Directly after President Jason Gray encouraged the Senate to embrace transparency since senators demand the same from the administration, the Senate voted 9-10 in favor of an executive session, which requires all press and non-senator observers to leave the room until the session is over. It was implied that impeachment charges were discussed during this session.

Outside of this private session, new senators were sworn in, the Senate recognized/chartered a few clubs, and individual senators gave their Senate reports for the week. Details after the cut. Continue reading “Student Senate in a Nutshell”

JuicyCampus to Shut Down, Will Not Matter

Today is the last day to access JuicyCampus, the controversial college gossip website created by greedy Duke alum Matt Ivester. In related news, today is also the last day of “JuicyCampus: to ban or not to ban?” debate at Brandeis. That’s killing two annoyances with one collapse. It’s a good day for everyone! Except Ivester!

Ivester explained his reasons for terminating the site on the JuicyCampus blog: “JuicyCampus’ exponential growth outpaced our ability to muster the resources needed to survive this economic downturn, and as a result, we are closing down the site as of Feb. 5, 2009,” he wrote. In the same post, Ivester pretended he doesn’t know anonymity and exposure cause people to start spouting normally unacceptable sentiments.

“While there are parts of JuicyCampus that none of us will miss – the mean-spirited posts and personal attacks – it has also been a place for the fun, lighthearted gossip of college life. I hope that is how it is remembered,” Ivester wrote.

All Juicy Campus posts will disappear once it shuts down, IPs will remain private, and Ivester is planning his “next big website”, according to a post in the JuicyCampus blog titled “Shutdown FAQs”. I wonder if this new website of his will include a virtual ruler, so visitors can actually measure their own egos as opposed to merely massaging them.

Inevitably, a small number of students will initially believe this occurrence is worse than the week we thought the Rose would die. I also predict these students won’t be too vocal about it. They will have one stupid, burning question: “Where can inquiring students gather what they must know about the world? Who is or isn’t gay, a dominatrix, ugly, or endowed with a spectacular ass? Come on, Ivester, think of the drunk freshmen. This weekend, thanks to you, they will add their salty tears to the vomit in their frat’s toilets. NOBODY wants to clean that shit up. ”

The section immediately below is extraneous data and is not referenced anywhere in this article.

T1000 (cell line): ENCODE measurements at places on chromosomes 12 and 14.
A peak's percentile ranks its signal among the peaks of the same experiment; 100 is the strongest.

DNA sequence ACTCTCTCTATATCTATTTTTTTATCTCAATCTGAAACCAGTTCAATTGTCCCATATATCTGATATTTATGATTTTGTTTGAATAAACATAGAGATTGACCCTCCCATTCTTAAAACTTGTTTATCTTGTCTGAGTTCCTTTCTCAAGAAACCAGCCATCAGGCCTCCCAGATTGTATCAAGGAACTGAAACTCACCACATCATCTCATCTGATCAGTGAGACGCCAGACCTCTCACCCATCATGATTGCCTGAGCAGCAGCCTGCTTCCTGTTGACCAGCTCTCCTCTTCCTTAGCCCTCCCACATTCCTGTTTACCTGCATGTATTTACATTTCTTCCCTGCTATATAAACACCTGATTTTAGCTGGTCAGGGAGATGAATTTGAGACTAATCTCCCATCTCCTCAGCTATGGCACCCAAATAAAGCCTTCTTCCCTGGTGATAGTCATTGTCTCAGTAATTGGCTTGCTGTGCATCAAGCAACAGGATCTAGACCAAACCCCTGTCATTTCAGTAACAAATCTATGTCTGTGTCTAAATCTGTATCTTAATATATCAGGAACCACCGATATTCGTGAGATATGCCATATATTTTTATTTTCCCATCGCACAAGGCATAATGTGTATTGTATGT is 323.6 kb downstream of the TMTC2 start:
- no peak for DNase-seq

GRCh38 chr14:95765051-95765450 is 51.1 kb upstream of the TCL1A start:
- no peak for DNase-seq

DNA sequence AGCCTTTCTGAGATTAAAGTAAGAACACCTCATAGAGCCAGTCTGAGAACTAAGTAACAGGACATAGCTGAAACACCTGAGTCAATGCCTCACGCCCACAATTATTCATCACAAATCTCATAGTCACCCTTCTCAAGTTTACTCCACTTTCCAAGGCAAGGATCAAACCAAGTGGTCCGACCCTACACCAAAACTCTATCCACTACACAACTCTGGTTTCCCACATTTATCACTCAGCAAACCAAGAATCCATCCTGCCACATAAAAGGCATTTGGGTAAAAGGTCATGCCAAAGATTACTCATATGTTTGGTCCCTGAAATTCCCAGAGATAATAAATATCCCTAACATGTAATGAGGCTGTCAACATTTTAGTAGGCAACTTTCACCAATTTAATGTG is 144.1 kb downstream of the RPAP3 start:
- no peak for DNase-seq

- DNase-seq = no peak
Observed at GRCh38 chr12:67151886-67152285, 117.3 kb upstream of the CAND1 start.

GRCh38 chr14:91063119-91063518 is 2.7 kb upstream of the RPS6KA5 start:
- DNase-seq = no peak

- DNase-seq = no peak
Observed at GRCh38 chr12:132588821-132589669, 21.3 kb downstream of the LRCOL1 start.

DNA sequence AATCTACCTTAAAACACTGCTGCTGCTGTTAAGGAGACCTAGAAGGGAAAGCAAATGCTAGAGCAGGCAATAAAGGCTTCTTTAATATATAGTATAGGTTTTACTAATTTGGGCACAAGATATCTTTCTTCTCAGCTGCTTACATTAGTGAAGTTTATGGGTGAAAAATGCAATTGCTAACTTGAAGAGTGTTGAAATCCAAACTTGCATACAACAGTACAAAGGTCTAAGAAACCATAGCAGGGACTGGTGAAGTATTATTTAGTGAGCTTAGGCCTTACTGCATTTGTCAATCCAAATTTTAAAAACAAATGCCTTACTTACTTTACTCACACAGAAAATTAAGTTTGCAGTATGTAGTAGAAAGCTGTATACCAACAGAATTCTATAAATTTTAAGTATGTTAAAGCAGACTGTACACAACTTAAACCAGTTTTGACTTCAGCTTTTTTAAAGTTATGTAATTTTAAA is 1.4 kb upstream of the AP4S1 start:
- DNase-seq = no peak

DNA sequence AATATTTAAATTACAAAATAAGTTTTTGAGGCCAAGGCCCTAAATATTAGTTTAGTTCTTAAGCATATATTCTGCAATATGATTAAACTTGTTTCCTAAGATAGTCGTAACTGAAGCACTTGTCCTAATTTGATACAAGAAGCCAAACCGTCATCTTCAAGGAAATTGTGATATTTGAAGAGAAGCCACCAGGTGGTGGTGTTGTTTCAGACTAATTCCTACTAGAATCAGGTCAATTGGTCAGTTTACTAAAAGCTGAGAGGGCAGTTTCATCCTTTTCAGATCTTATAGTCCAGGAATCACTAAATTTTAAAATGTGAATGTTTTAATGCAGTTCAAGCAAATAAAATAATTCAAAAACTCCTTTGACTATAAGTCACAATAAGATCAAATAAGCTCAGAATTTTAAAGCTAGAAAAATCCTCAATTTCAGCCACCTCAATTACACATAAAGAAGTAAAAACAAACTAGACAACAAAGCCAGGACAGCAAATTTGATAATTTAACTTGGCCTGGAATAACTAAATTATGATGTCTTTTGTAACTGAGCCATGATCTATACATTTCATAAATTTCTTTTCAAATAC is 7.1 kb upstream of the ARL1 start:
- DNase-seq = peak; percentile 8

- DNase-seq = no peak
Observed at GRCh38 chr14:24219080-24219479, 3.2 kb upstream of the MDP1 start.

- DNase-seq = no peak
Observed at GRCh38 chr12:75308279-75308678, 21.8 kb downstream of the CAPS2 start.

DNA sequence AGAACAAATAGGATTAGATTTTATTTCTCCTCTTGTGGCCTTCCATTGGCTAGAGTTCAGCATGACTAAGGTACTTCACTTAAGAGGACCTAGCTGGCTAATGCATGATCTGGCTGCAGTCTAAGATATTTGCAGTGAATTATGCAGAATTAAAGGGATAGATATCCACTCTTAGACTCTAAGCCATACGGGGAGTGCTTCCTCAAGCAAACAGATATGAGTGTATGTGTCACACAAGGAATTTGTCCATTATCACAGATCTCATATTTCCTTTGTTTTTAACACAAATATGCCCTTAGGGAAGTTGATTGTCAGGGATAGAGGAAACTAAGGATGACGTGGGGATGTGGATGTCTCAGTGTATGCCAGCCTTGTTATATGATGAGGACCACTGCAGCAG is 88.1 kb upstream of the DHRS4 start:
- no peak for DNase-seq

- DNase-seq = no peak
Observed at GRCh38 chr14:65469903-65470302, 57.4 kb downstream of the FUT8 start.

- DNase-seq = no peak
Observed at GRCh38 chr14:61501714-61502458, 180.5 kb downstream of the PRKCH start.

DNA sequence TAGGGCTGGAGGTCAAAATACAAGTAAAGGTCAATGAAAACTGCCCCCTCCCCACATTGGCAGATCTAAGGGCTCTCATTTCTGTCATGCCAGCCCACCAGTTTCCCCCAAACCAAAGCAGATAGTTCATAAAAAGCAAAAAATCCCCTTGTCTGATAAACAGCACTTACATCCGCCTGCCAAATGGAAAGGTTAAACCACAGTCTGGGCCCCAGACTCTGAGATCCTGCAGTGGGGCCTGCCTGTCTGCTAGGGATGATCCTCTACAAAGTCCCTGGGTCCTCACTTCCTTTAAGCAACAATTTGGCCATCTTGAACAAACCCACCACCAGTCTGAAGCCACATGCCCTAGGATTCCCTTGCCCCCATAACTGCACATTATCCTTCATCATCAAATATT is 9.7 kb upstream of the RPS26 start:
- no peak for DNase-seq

Their despair cannot last long, since there’s a JuicyCampus copy lurking around the corner. All traffic to JuicyCampus will be redirected to College ACB (Anonymous Confession Board), according to the “Shutdown FAQs”. College ACB does not currently have any posts on its Brandeis page. This is likely to change rapidly.

Senate Report: Department of Student Life Deans Explain Budget Deficit Decisions to Students

President Gray plans to invite more administrators next week, “perhaps Peter French”, but details aren’t clear who the Student Senate’s next guest will be. French is Brandeis’ Executive Vice President. For more recent news, check your e-mail and Loki’s post: Rose Art Museum to be shut down and auctioned off.

Students crammed into this week’s Senate meeting as Rick Sawyer, Vice President for Student Affairs and Dean of Student Life, and Maggie Balch, Associate Dean of Student Life, answered questions. Sawyer and Balch were invited by Student Union President Jason Gray to address student unrest concerning the 5 million dollar deficit in this year’s budget. Though Sawyer and Balch responded to questions about recent controversial decisions including the status of merit scholarship portability and allocation of Village living space, students seemed mostly concerned with continued budget cuts that will inevitably fall under the Department of Student Life’s jurisdiction.